On the run from some very dangerous people, Teddy Murretto (Grillo) devises what he thinks is a clever way to duck out of harm’s way: he punches a cop. Tossed in a small-town lock up, he believes he’s safe, that is until notorious hitman Bob Viddick (Butler) shows up, having also found a way into this particular jail. As it turns out, Bob isn’t the only one on Teddy’s tail, and before long, the station falls under siege, an out-of-her-depth rookie, Valerie Young (Alexis Louder), caught in the middle.
For those even remotely familiar with films of this ilk, Copshop doesn’t pack any surprises plot wise. While the screenplay from Carnahan and Kurt McLeod hits all of the markers—everyone is crooked except Valerie, everyone has an angle, everyone has secrets that gradually come out—it does what it sets out to do well reasonably wall. Full of posturing, this overflows with grim, sardonic humor, chest pumping bravado, and macho back-and-forth banter.
Since Grillo and Butler, who both also produced, are two of the best in game in this regard, the pace pops along, carried largely by their vociferous tete-a-tete between cells and the tension Teddy’s impending doom creates. Into this testosterone-heavy mix comes Valerie. Stoic and no nonsense, and fully unamused by either Teddy or Bob, she fancies herself something of a gunslinger who never backs down. Louder more than holds her own in both the razor-edged repartee and the ensuing gun battles. A compelling, magnetic on-screen force, she steals the show and commands attention—hopefully she’ll have ample opportunity to front more action movies, and soon. It’s her show, at least until Toby Huss (The Rental) arrives on the scene. His unhinged, over-the-top assassin barges in halfway through to chew scenery, hijack the film, and have an absolute blast doing so.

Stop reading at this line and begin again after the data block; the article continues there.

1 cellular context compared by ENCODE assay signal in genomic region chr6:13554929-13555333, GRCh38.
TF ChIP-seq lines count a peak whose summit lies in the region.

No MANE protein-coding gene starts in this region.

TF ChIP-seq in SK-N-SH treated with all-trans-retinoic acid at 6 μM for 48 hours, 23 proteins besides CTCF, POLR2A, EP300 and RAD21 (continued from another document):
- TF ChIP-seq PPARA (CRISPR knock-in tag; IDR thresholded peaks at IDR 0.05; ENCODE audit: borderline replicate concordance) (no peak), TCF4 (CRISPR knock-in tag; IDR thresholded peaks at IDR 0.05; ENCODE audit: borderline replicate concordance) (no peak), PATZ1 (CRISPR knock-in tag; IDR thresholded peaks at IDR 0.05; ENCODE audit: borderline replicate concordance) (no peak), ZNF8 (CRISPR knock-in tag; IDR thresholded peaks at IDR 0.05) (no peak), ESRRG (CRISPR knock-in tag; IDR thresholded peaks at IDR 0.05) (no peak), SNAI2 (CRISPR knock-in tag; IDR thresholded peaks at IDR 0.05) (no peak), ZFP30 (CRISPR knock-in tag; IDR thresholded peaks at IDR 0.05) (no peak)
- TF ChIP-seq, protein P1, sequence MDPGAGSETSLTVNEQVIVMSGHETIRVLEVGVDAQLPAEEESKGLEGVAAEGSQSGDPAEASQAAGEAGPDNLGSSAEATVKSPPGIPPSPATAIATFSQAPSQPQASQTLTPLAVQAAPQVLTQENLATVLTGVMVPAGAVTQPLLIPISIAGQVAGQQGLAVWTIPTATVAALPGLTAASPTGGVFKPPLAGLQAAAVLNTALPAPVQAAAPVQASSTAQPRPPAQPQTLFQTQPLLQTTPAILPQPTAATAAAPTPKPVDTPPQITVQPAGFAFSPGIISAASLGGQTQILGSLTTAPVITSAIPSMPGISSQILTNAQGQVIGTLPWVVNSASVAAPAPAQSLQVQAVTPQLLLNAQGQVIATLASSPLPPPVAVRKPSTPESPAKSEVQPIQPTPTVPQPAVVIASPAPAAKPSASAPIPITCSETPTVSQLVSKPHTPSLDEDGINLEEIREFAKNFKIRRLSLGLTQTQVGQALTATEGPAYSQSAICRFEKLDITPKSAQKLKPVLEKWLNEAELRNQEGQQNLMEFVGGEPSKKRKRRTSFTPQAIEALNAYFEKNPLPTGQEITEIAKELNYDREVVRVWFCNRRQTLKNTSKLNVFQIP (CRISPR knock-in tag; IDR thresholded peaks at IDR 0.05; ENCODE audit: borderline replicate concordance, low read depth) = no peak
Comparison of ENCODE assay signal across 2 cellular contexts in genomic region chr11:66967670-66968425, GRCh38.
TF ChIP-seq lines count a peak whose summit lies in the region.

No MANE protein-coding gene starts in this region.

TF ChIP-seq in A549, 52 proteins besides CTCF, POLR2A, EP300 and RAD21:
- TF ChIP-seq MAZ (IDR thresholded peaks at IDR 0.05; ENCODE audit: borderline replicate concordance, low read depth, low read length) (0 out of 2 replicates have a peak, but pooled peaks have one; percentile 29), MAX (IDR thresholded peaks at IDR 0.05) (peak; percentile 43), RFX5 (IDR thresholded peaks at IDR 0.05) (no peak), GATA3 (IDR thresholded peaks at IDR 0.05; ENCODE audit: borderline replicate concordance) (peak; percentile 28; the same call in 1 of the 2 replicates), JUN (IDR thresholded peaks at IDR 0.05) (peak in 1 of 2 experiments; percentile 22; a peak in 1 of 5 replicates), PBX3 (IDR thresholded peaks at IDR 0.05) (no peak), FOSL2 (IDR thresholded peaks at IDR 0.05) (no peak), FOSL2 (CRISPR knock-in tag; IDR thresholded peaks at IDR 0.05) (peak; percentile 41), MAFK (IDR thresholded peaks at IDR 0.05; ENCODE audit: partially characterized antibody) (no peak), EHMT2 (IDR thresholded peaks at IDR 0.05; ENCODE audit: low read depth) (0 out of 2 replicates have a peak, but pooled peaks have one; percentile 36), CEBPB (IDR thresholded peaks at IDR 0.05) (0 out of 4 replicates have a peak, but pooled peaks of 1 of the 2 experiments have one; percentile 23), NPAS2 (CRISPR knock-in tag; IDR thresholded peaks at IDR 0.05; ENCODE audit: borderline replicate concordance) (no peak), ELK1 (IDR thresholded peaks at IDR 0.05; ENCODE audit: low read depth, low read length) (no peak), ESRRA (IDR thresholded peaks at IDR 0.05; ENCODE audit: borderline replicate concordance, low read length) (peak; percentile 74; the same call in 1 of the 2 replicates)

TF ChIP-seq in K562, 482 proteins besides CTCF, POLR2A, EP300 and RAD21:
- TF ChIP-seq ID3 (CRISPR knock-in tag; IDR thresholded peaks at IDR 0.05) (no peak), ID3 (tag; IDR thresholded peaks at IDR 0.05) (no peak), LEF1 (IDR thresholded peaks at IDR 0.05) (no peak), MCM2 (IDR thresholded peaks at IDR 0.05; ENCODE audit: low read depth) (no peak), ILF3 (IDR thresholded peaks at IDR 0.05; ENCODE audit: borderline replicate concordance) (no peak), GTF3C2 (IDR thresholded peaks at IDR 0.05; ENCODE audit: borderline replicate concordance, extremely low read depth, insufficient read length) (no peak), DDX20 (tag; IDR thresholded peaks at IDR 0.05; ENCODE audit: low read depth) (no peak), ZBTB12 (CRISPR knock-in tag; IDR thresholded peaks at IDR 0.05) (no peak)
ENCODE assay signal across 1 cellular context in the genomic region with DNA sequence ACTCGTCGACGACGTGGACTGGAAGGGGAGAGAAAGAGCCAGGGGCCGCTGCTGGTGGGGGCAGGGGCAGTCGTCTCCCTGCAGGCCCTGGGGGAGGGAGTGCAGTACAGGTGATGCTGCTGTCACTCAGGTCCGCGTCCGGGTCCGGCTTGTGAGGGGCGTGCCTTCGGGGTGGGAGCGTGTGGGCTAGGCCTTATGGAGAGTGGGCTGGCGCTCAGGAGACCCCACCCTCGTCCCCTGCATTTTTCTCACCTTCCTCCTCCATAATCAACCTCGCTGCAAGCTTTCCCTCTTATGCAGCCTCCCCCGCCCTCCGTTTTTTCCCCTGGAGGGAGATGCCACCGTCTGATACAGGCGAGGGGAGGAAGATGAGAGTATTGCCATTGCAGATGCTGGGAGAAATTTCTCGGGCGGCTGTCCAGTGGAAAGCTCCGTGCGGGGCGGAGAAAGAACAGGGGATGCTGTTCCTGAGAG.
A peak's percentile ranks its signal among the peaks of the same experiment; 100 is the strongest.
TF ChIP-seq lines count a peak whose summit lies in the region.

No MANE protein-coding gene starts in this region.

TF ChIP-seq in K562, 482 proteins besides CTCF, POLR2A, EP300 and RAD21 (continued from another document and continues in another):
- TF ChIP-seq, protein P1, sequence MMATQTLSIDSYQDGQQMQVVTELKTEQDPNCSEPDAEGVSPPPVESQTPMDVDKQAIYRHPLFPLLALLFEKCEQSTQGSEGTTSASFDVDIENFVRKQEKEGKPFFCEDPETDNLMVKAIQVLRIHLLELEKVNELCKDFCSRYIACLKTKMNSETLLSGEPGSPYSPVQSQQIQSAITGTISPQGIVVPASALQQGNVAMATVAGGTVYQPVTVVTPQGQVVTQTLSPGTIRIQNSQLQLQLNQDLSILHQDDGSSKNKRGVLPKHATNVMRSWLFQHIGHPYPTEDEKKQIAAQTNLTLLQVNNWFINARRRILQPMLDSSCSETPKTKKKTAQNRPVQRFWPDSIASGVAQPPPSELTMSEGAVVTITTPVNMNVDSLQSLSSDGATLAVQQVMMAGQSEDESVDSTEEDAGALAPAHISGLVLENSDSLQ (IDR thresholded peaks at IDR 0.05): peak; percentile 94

For a moment, Copshop pauses to pretend it has a point or nod to an inherent morality within this shadowy criminal world. The plot and tempo also circle around a bit in the middle, and things threaten to run out of momentum. Fortunately, Carnahan and company unceremoniously abandon any attempted justifications and smash the pedal to the floor. Instead they choose to wallow in the mean-spirited, deeply cynical mire. This is, after all, a movie packed with brutal fights, running shootouts, hyper-masculine characters, pepper spraying open wounds, and Frank Grillo’s unfortunate hair. Seriously, he looks like he will sell you meth. Not even his character, just him.
Copshop also proudly wears its influences. It’s a neo-spaghetti western, from Valerie’s introduction spinning her old-school revolver to bits of Morricone-esque score and day-for-night exterior shots. Other times, the music resembles the poppy synth tunes one might find in a John Carpenter movie, and the film plays like an Assault on Precinct 13 riff. These among many other touchstones litter the screen.
Does Copshop blaze any new trails? No. Nor does it set out to. With the tagline, “Someone’s gotta take the hit,” Carnahan drops exactly the movie he sets out to make. Scuzzy and agro, brimming with bluster and swagger, this is the cinematic equivalent of two hard-asses hard-staring each other, neither flinching. Your mileage may vary, but those so inclined will dig the hell out of what this movie has to offer. [Grade: B]